This week's topic has made me ponder quite a bit. What is conceptual art? What sets it apart from the other art forms that we have already studied this semester? I am not sure if I fully understand the "concept," but if I had to take a crack at it (and I do because that is what this blog assignment is all about) I would say that conceptual art is more about the process which took place to create the art and less about the art itself. We are used to looking at a piece of art and having to speculate as to its meaning based upon what we see, the title of the work, and perhaps the artist's background and experiences. Conceptual art is different. It is like art that can speak for itself. I believe it is more bold and in your face. I think it allows for more freedom to create beyond the subject matter and technique. You get to think way outside of the box. It seems more customized and unique. It has a sort of "Awe Factor;" I like it.

My favorite type of conceptual art came from the reading. I really like the idea of works that change depending on your perspective (sculpture in-the-round is an example of this idea). David Smith's "Blackburn: Song of an Irish Blacksmith" and Giovanni da Bologna's "The Rape of the Sabine Women" are two examples in the book that implement this idea. I also like site-specific, public art where the site where you go to view the art piece was literally designed around the piece being showcased. If moved from this location, the piece loses much (if not all) of its luster and meaning. So, if we combine my favorite "concepts" thus far then we get a public, site-specific piece that changes depending on the viewer's perspective. Now, that is cool.

David Smith's "Blackburn: Song of an Irish Blacksmith" seems to be trying to convey at least two different sensations. If you look at from the front it appears "airy and open," whereas the profile view appears "densely compacted." I have to agree with the book and say that the compacted view seems as if two parts of the sculpture seem to be trying to escape whereas the frontal view appears symmetrical and balanced.

Giovanni da Bologna's "The Rape of the Sabine Women" is a very dramatic scene that evokes fear and violence. With more background of the characters I might be able to give you a deeper analysis : ) The book says that: "it is in part the horror of the scene that lends the sculpture its power, for as it draws us around it, in order to see more of what is happening, it involves us both physically and emotionally in the scene it depicts." Neato.

Yes, I am intrigued by conceptual art and it is definitely "my thing."

Monday, November 19, 2007

Two Worlds Collide

This week's topic was really fun to explore. I really enjoyed reading the lecture and visiting all of the links that were incorporated within. It was a good way to break up the reading with fun, interesting websites and videos. My favorites had to have been the Dove Evolution video and the other videos that I took the liberty of watching on that website. It was funny to see the lengthy processes that are involved in a complete "make over" or transformation from a pretty, but fairly average looking person into a "perfect" model. If you watch the other videos you can see the torture that they put people through to get a certain Hollywood look. This torture can range from more conservative changes like hair, nails, and make-up to the more extreme like plastic surgery and botox. It is ridiculous, in my opinion.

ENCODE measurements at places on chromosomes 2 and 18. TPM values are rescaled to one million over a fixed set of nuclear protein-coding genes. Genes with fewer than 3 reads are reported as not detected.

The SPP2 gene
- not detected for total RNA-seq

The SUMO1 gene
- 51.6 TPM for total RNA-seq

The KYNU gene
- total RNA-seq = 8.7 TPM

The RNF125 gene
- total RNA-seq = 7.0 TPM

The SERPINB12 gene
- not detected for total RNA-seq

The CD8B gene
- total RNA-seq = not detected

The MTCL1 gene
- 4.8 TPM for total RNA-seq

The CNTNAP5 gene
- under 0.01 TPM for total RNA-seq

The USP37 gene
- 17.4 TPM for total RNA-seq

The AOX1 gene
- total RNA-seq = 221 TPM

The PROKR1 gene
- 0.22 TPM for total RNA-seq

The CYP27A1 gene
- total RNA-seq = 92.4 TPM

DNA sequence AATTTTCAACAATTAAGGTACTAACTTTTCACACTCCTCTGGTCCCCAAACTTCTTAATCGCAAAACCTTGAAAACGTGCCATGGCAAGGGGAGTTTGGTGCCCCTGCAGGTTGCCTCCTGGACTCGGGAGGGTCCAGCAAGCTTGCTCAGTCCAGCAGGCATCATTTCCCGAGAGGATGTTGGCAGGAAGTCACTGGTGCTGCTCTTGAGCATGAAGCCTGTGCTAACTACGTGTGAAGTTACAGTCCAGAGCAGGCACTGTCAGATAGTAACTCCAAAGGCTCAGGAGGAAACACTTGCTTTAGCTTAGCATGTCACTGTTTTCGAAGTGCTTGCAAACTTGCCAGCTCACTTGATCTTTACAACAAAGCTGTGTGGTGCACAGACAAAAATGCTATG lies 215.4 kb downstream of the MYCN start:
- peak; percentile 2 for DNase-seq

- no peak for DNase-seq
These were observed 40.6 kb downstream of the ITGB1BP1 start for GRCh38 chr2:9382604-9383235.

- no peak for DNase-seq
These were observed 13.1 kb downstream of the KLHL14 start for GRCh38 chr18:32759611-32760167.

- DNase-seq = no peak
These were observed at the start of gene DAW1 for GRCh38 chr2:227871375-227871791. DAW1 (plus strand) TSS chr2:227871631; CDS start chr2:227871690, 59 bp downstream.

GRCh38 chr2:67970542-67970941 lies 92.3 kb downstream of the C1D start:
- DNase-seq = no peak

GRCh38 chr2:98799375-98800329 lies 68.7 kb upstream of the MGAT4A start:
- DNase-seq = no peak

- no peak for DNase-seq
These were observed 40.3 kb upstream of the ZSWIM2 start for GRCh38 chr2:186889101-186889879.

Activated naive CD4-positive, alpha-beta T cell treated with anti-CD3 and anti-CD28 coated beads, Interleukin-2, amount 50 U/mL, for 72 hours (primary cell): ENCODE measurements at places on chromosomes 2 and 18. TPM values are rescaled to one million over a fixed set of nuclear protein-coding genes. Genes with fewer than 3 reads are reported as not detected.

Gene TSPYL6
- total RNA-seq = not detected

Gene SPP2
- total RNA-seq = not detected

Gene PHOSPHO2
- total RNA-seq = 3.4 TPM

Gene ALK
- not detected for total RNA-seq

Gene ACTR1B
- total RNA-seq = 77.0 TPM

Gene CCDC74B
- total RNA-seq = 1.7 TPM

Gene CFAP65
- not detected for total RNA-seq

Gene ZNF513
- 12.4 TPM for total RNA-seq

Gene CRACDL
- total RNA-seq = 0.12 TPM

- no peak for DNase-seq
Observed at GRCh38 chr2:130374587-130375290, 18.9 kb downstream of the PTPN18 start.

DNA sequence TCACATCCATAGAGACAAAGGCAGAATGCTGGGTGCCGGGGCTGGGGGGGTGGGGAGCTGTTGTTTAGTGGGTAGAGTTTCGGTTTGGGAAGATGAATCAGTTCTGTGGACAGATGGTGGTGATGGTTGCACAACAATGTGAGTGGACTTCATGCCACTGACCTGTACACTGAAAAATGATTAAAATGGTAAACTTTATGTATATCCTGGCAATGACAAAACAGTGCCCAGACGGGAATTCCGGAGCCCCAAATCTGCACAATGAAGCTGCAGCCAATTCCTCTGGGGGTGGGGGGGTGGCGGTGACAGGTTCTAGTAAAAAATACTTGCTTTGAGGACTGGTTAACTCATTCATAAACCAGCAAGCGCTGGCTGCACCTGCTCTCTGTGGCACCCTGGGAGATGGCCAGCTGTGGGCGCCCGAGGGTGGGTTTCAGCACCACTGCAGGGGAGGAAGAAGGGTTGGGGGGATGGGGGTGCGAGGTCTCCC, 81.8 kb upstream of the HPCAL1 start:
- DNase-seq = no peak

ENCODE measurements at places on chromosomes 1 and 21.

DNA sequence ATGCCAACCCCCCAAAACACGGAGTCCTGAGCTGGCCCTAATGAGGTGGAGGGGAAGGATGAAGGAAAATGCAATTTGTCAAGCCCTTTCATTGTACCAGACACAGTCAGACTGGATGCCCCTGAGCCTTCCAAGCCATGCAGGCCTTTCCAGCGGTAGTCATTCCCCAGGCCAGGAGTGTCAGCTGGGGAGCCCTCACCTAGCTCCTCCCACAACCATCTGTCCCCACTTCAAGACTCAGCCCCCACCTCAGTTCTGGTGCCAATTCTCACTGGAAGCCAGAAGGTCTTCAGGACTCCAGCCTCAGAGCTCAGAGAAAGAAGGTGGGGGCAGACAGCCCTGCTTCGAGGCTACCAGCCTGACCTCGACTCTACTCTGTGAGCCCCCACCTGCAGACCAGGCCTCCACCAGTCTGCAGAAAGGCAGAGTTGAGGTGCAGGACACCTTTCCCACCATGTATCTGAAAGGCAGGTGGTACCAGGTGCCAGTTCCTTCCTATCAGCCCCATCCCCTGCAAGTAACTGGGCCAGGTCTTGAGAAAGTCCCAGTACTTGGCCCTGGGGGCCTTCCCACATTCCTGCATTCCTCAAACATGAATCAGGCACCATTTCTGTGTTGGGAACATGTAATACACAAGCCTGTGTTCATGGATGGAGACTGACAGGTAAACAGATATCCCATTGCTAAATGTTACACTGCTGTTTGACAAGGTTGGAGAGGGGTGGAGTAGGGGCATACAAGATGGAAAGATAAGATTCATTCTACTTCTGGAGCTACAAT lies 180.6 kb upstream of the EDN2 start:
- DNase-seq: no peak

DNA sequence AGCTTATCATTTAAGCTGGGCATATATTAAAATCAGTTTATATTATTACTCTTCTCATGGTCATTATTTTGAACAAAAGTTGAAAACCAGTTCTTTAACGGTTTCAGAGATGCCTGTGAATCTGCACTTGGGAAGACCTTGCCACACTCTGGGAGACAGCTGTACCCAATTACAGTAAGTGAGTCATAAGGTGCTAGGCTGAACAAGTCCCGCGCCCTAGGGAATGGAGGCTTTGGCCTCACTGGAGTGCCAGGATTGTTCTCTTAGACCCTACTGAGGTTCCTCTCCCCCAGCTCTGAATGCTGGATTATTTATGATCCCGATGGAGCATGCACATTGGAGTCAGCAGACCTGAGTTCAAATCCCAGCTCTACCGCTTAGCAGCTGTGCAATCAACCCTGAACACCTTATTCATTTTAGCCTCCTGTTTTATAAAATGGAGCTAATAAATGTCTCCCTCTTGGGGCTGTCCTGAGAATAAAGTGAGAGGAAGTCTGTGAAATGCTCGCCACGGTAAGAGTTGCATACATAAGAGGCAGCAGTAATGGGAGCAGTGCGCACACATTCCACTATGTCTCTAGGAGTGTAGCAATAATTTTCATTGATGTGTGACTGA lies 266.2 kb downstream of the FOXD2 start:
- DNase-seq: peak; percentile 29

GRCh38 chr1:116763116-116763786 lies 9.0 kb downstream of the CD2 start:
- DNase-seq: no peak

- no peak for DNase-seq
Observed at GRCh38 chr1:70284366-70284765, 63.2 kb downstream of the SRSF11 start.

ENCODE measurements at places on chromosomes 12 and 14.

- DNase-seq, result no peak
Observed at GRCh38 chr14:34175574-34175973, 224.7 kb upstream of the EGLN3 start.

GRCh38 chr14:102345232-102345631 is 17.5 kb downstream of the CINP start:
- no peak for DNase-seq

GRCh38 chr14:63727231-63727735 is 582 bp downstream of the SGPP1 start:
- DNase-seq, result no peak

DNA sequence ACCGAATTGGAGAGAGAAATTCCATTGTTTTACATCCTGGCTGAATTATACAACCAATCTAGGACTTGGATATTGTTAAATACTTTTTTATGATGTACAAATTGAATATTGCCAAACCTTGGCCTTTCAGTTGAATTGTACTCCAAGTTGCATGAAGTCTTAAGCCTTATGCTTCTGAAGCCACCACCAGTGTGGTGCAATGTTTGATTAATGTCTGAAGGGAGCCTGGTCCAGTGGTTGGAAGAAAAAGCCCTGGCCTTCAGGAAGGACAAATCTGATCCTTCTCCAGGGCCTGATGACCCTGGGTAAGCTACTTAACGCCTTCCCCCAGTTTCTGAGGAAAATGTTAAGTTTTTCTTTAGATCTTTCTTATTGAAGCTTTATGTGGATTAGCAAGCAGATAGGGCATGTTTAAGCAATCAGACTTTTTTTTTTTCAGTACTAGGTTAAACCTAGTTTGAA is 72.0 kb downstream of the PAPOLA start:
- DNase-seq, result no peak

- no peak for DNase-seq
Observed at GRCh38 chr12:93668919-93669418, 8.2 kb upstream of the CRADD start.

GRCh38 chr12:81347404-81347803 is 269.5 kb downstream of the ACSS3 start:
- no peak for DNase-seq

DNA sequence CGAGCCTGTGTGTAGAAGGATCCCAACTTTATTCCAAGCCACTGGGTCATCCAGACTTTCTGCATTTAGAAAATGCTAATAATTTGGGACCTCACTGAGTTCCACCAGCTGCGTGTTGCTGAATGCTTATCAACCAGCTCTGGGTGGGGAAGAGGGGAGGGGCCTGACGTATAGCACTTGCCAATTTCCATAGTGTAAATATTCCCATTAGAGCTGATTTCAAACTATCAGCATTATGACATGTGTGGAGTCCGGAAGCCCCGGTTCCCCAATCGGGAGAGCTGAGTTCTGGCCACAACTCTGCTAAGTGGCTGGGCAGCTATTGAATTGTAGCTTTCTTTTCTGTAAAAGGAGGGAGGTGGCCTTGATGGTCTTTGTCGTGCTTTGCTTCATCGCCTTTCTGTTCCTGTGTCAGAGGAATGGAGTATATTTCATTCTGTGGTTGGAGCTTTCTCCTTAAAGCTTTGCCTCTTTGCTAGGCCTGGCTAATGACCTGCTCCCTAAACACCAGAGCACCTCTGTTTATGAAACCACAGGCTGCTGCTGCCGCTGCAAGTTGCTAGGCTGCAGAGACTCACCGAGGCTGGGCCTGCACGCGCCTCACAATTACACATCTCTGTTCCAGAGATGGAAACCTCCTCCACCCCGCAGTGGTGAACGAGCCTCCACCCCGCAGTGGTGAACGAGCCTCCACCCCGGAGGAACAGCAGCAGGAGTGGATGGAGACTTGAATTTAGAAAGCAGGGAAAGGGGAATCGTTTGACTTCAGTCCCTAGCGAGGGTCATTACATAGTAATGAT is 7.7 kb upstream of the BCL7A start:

Has anybody seen America's Next Top Model? The majority of the girls on that show wouldn't even catch your eye if you saw them walking down the street and then they take them and completely transform them to the point where they are hardly recognizable. They then take those images and "touch them up" even further. The final product looks nothing like the original. I must admit, that show is actually kind of funny to watch. The shows that really make me want to throw up are those extreme make-over shows that do all of the plastic surgery. Gross!

I think it is really cool that videos and publications that are against this kind of thing have come out and are trying to inform the public about "the truth" behind Hollywood and media advertising. I wouldn't say that the manipulation of digital images has affected me as much as your average person because I probably watch a lot less television, read a lot less magazines, and listen to a lot less radio than most people, but I am definitely affected by it. I mean you can't turn on the television, go to the check out stand at the grocery store, turn on the TV or radio, or do any number of normal activities without being exposed to manipulated media and advertising gimmicks.

I think, in general, women are more affected by media and are more likely to have low self-esteem and a negative body image due to the direct influence of manipulated digital images and media in general. However, men are anything but exempt. We are influenced as well and we are given a certain expectation of women that is unrealistic and naturally unobtainable. I would say that probably 99% of images are altered or "improved" before they are printed. The people that we see as a final product look drastically different than the original photograph. They don't even look like the same person much of the time. These people we are seeing are NOT REAL. Not everybody has the perfect body. Not all girls look like Victoria Secret models and not all guys look like body builders or professional athletes. The bottom line is that this junk gives everybody false perceptions, outrageous physical expectations, and lower self esteem. However, that isn't what's important. What is really important is how much product you sell, how many viewers or subscribers you have, how many hits you get on your website, or ultimately, how much money you make, right?

I do want to comment a little bit about the Spirit Photographs because I found them amusing. I understand that when photography was still a new phenomena that it would have been really easy to buy into this belief of being able to capture an image of spirits in a photograph, but come on people still believe this nowadays? The website we looked at was just funny to me. I don't believe it for a second. I actually saw a snippet of something on the news the other day that is relevant to this topic of spirits. There was video captured from a camera at a gas station that showed a blue, hazy, spirit-looking thing flying around the cars and gas pumps and it was present for an hour or so. They interviewed people to get their opinions on what this thing could have been. Some people said it was a spirit or a ghost; some thought it was just a blur or a problem with the camera; some thought it was a blue bag that just kept blowing around. The owner of the gas station said he didn't know what it was, but he was glad it was gone because it was creeping him out. I just thought it was funny.